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Ouellette Elizabeth Anne M.D.
Techniques in Orthopaedics: October 1995
Orthopaedic Lessons from Recent Wars: Articles: PDF Only
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Summary:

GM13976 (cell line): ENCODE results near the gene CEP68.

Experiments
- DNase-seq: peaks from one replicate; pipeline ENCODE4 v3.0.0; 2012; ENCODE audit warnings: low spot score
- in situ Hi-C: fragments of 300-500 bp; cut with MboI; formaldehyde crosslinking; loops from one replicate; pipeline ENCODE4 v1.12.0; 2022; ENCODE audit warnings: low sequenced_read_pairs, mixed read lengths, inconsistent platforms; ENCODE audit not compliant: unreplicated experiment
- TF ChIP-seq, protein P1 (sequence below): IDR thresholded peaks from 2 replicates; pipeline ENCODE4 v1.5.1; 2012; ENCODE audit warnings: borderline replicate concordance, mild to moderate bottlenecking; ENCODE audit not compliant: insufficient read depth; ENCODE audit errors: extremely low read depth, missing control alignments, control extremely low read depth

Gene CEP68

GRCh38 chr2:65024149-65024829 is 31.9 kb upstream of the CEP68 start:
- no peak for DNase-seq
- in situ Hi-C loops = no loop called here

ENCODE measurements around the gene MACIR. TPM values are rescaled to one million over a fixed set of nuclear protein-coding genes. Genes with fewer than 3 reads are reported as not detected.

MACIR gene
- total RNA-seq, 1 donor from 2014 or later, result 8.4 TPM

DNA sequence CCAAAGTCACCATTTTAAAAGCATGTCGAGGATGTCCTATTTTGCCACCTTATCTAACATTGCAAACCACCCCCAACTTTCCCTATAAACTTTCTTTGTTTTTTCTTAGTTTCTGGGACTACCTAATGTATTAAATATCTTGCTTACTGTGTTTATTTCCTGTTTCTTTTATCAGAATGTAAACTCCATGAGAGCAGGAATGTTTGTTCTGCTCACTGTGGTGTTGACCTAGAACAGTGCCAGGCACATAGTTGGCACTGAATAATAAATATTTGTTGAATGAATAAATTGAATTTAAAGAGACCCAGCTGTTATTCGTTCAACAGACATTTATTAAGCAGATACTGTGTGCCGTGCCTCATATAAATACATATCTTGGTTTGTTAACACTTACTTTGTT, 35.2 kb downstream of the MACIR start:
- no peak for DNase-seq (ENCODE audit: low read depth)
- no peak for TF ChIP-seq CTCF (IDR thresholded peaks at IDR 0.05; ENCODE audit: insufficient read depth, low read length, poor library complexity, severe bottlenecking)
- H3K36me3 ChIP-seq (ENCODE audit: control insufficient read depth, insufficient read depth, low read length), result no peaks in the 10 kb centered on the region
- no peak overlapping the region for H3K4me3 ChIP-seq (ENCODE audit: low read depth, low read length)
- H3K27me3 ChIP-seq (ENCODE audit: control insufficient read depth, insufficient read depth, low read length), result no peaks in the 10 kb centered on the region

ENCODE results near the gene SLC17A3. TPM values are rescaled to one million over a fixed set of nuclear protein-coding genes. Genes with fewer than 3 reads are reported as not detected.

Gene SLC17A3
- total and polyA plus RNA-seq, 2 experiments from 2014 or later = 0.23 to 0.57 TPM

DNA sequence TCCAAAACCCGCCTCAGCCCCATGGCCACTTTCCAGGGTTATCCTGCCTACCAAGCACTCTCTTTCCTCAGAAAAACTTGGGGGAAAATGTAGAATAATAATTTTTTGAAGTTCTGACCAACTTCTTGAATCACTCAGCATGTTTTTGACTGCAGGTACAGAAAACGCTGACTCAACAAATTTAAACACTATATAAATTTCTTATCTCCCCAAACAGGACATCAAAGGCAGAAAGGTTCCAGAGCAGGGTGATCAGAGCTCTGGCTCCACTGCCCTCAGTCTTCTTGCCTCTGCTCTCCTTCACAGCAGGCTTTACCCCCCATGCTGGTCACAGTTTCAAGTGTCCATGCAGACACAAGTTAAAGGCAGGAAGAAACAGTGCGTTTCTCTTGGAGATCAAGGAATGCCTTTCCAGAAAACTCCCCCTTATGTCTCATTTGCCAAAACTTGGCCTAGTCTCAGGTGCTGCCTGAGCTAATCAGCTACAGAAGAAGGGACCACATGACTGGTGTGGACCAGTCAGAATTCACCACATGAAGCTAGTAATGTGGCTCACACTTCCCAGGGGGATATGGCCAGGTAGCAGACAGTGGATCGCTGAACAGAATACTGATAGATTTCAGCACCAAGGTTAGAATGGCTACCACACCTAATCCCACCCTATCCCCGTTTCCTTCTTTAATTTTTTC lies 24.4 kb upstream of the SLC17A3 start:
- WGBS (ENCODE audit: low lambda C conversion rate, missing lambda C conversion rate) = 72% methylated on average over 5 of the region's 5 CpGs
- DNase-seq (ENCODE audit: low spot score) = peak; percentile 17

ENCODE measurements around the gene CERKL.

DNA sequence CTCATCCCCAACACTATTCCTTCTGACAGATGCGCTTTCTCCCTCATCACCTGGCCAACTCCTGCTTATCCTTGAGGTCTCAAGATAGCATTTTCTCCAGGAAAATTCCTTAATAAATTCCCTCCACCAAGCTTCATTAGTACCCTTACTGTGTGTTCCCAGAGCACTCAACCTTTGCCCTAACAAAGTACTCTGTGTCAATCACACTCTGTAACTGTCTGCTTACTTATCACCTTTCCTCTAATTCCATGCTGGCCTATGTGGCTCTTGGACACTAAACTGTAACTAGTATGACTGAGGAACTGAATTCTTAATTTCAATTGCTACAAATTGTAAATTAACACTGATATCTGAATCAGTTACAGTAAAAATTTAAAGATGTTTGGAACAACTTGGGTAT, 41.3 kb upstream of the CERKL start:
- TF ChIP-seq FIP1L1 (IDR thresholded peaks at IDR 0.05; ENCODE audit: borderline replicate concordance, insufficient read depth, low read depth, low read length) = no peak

Gunshot violence in the United States has reached epidemic proportions. The incidence is highest in metropolitan areas, fueled by a rising homicide rate. Our trauma center treats approximately 1,000 gunshot victims annually, and we have developed protocols that consider the characteristics of the inner-city population, which is notoriously difficult to follow. The upper extremity wounds we treat are generally complex, involving multiple structures, because the extent of injury may not be apparent on initial examination, thorough neurological and vascular evaluation is essential. Some patients can be treated as outpatients with oral antibiotics, copious irrigation and cleansing, and external stabilization of bony injuries, but most are admitted to the hospital for administration of intravenous antibiotics, thorough irrigation and meticulous debridement, and exploration of affected structures, including nerves. Arterial injuries are repaired at the initial debridement. Unstable fractures are immobilized with internal fixation either initially or in a delayed manner. Transected nerves noted on exploration are repaired after 7-10 days. All wounds are left open initially, with no packing. Early motion, vital for restoring function, is instituted postoperatively. The services of a clinical psychiatrist are useful in improving patient compliance and meeting patients' emotional needs.

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